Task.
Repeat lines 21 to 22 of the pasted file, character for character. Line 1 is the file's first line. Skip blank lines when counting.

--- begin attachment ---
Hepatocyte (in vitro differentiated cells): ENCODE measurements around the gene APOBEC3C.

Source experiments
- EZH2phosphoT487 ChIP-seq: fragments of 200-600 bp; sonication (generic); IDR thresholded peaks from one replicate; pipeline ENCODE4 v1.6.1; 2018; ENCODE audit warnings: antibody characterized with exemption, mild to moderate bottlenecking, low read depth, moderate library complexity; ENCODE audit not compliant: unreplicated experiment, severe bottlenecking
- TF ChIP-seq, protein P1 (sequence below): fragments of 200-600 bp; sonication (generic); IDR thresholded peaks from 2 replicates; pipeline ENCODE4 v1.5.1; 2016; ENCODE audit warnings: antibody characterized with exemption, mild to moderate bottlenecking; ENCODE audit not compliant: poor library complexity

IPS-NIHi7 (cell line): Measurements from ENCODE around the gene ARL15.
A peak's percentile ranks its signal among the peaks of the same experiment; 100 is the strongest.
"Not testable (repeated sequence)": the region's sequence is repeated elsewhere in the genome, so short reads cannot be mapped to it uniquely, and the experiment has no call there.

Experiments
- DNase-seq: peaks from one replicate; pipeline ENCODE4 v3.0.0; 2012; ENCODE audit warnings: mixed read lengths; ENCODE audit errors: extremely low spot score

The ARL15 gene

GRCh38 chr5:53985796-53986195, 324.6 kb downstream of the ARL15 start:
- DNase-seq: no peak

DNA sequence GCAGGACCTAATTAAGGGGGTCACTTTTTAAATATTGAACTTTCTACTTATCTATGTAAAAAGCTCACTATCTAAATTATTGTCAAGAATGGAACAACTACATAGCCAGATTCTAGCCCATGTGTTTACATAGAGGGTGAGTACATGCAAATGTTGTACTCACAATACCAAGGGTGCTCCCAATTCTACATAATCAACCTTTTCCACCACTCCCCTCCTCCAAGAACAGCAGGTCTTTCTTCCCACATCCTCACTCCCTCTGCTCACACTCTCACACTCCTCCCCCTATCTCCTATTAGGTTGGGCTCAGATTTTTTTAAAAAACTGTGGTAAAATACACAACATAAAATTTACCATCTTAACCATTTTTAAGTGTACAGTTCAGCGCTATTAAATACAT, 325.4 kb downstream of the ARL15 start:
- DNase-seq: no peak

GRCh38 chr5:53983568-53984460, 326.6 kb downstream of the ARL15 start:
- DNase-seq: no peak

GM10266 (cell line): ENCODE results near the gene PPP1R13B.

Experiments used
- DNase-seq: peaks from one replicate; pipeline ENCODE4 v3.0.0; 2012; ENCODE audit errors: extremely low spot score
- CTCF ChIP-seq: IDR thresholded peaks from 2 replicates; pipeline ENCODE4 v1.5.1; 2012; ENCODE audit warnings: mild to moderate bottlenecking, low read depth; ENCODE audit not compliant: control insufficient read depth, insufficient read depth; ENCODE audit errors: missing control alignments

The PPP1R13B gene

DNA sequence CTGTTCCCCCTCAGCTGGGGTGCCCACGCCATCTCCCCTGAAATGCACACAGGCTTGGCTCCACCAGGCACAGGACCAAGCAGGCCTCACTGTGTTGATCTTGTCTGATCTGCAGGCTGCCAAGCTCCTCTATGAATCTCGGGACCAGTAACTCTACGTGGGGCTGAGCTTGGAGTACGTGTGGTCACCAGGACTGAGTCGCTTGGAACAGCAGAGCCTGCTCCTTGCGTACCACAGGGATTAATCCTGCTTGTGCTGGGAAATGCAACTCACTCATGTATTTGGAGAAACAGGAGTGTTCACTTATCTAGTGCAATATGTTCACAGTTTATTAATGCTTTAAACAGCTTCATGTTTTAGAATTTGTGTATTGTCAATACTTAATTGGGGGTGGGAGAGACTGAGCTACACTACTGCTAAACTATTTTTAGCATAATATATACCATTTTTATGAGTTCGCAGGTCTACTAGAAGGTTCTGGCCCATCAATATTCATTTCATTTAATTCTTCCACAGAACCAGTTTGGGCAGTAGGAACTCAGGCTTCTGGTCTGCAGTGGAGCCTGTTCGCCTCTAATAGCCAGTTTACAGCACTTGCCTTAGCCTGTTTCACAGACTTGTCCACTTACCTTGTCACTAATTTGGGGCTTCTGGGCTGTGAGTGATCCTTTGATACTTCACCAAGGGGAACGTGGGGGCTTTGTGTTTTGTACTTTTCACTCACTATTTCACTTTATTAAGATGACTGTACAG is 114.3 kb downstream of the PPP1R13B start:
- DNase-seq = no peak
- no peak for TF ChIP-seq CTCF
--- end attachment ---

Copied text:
The PPP1R13B gene

DNA sequence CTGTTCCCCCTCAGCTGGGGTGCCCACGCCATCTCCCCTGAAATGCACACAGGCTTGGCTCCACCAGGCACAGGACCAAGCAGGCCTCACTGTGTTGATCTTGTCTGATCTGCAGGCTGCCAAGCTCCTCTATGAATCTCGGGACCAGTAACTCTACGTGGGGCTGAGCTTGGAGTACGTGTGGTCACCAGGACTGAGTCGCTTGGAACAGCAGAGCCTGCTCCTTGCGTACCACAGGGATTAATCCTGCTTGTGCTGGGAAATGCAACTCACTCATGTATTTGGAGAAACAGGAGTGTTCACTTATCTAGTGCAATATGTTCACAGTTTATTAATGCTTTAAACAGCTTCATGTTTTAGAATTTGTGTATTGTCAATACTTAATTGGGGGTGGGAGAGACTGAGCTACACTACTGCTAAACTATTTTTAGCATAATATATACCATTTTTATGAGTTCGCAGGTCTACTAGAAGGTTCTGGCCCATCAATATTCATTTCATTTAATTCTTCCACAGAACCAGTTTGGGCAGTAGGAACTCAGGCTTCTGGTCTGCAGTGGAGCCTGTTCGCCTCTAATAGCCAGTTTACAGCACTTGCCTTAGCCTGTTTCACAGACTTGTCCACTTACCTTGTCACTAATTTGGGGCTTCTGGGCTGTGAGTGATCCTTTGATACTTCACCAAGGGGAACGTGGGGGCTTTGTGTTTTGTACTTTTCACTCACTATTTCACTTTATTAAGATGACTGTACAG is 114.3 kb downstream of the PPP1R13B start: